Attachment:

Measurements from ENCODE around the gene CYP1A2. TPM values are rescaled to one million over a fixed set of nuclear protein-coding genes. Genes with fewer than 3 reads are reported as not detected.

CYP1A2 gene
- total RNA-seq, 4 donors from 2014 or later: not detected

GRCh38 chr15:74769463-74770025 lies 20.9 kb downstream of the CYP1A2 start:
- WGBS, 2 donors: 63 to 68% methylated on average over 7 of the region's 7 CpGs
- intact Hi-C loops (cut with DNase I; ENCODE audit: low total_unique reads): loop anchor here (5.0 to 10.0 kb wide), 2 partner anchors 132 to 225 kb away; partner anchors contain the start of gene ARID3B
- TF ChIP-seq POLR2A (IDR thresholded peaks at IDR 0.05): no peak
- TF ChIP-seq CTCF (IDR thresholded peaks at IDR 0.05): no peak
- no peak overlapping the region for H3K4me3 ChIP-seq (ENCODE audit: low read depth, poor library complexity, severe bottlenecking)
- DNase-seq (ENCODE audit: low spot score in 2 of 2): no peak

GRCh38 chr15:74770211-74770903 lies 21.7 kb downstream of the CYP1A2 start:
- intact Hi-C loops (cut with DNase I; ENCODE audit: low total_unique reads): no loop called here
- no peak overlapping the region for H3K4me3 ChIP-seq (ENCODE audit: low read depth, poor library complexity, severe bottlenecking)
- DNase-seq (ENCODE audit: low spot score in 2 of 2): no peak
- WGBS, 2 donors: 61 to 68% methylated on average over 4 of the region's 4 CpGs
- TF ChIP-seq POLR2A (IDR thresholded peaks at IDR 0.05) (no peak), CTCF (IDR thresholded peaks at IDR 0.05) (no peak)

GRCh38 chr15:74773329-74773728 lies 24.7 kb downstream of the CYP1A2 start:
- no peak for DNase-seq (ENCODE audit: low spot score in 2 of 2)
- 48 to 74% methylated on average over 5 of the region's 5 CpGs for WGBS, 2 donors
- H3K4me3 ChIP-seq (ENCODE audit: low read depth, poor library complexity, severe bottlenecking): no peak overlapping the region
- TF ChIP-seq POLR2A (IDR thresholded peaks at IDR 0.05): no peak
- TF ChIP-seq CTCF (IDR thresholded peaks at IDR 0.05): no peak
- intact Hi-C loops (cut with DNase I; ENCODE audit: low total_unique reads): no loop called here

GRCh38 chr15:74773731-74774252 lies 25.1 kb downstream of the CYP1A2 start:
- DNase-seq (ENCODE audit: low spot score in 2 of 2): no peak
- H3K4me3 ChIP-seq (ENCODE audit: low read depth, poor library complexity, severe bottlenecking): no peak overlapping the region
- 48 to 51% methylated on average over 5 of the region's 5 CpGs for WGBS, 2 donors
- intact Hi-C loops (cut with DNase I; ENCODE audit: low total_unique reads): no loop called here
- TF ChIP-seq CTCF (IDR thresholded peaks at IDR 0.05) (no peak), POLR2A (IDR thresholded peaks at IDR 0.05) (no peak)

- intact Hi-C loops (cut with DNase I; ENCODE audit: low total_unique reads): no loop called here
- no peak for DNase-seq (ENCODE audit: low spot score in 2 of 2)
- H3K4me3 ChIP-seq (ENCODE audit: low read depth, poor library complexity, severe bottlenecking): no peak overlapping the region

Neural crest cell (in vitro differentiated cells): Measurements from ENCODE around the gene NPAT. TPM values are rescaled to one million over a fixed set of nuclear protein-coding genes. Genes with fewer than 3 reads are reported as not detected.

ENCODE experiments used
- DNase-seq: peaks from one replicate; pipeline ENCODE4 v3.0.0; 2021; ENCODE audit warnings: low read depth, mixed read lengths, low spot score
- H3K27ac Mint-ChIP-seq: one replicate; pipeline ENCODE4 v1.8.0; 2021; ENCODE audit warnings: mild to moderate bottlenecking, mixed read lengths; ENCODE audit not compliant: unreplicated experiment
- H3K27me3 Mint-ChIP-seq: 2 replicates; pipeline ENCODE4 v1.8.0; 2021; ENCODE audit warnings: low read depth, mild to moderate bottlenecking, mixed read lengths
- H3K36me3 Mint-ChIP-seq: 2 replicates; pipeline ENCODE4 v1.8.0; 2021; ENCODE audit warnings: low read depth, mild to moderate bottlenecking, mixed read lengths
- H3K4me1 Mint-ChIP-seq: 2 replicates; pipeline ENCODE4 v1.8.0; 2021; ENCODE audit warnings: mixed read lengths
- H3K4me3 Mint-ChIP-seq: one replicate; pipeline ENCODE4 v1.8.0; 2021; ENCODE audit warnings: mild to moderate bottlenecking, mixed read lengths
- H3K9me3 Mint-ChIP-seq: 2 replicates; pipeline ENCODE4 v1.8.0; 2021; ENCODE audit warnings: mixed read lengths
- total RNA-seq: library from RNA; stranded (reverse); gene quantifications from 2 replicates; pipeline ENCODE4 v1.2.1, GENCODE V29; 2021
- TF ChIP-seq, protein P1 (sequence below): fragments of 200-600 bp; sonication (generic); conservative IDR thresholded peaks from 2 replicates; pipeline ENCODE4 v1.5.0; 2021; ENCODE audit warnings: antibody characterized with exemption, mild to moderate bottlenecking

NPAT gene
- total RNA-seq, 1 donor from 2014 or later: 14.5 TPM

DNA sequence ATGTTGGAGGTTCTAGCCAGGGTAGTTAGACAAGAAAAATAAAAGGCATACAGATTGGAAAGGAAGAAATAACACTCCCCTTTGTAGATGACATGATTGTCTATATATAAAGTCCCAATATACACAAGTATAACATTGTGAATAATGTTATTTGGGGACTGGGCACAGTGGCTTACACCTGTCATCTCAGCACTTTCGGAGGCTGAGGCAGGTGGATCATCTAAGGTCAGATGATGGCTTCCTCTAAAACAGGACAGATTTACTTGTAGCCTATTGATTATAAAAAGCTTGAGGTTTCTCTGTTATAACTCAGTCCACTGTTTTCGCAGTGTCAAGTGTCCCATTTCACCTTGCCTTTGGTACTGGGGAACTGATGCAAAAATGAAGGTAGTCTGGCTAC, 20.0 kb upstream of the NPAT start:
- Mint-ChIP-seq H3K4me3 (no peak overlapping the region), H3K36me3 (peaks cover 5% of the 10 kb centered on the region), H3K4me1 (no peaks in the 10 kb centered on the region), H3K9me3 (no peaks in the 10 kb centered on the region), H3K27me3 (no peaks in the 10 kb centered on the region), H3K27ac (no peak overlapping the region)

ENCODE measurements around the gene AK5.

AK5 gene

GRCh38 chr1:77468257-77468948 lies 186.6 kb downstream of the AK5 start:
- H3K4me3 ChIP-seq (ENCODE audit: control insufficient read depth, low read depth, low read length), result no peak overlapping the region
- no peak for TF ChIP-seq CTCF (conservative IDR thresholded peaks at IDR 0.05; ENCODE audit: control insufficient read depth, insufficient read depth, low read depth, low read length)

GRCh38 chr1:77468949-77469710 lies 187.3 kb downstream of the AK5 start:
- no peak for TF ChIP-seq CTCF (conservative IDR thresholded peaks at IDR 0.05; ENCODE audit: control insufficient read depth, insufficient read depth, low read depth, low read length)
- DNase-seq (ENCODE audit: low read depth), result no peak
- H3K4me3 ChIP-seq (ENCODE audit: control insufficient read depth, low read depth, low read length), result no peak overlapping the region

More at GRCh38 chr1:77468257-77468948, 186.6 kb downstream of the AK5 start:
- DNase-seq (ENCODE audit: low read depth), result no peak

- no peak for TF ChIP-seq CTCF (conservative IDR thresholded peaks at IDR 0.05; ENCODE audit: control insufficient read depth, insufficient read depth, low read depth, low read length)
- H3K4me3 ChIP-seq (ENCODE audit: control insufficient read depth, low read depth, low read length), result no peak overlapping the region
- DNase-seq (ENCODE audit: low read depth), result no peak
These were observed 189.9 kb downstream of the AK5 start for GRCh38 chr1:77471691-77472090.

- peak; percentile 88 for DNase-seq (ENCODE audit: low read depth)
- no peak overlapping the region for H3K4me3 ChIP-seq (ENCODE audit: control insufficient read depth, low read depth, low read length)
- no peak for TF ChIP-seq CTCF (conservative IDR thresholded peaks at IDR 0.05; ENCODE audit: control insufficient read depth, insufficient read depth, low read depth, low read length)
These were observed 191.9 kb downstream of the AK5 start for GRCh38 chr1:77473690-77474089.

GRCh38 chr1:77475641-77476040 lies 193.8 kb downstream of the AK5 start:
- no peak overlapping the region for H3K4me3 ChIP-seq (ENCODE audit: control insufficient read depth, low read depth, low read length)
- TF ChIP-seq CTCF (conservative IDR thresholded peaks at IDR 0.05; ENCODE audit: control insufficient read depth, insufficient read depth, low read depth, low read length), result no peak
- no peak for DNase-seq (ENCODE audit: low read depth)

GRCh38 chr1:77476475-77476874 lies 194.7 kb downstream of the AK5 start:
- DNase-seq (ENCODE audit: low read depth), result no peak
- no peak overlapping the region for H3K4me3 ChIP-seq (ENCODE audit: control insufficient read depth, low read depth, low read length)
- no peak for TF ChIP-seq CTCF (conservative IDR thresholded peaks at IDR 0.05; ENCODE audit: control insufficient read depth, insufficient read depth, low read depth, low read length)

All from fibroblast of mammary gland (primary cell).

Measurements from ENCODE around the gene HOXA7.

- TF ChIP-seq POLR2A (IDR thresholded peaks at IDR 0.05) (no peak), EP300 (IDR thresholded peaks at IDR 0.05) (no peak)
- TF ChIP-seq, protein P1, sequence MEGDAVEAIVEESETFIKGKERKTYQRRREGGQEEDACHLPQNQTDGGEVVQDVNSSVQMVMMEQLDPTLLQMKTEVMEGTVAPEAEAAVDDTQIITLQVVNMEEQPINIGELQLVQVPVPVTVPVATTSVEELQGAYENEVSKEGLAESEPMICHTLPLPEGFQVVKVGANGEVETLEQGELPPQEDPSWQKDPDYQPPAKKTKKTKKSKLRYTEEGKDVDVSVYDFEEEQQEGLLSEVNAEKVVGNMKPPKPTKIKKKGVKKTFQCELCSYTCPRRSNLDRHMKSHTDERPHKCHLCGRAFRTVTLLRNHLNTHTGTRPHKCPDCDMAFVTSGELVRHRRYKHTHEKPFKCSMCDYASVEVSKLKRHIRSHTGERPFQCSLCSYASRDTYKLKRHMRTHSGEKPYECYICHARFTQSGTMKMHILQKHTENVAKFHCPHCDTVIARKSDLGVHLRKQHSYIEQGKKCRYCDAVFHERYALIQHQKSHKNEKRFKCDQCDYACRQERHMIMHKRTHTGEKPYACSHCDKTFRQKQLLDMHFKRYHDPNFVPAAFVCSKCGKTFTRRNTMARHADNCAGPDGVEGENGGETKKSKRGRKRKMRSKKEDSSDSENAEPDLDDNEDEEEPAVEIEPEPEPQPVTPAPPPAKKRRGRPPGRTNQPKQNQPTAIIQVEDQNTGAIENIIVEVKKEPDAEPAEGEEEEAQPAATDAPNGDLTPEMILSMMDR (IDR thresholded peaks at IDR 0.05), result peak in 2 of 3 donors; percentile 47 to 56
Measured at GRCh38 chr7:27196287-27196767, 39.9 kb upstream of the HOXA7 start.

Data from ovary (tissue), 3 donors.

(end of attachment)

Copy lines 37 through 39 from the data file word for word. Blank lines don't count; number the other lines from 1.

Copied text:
- H3K27me3 Mint-ChIP-seq: 2 replicates; pipeline ENCODE4 v1.8.0; 2021; ENCODE audit warnings: low read depth, mild to moderate bottlenecking, mixed read lengths
- H3K36me3 Mint-ChIP-seq: 2 replicates; pipeline ENCODE4 v1.8.0; 2021; ENCODE audit warnings: low read depth, mild to moderate bottlenecking, mixed read lengths
- H3K4me1 Mint-ChIP-seq: 2 replicates; pipeline ENCODE4 v1.8.0; 2021; ENCODE audit warnings: mixed read lengths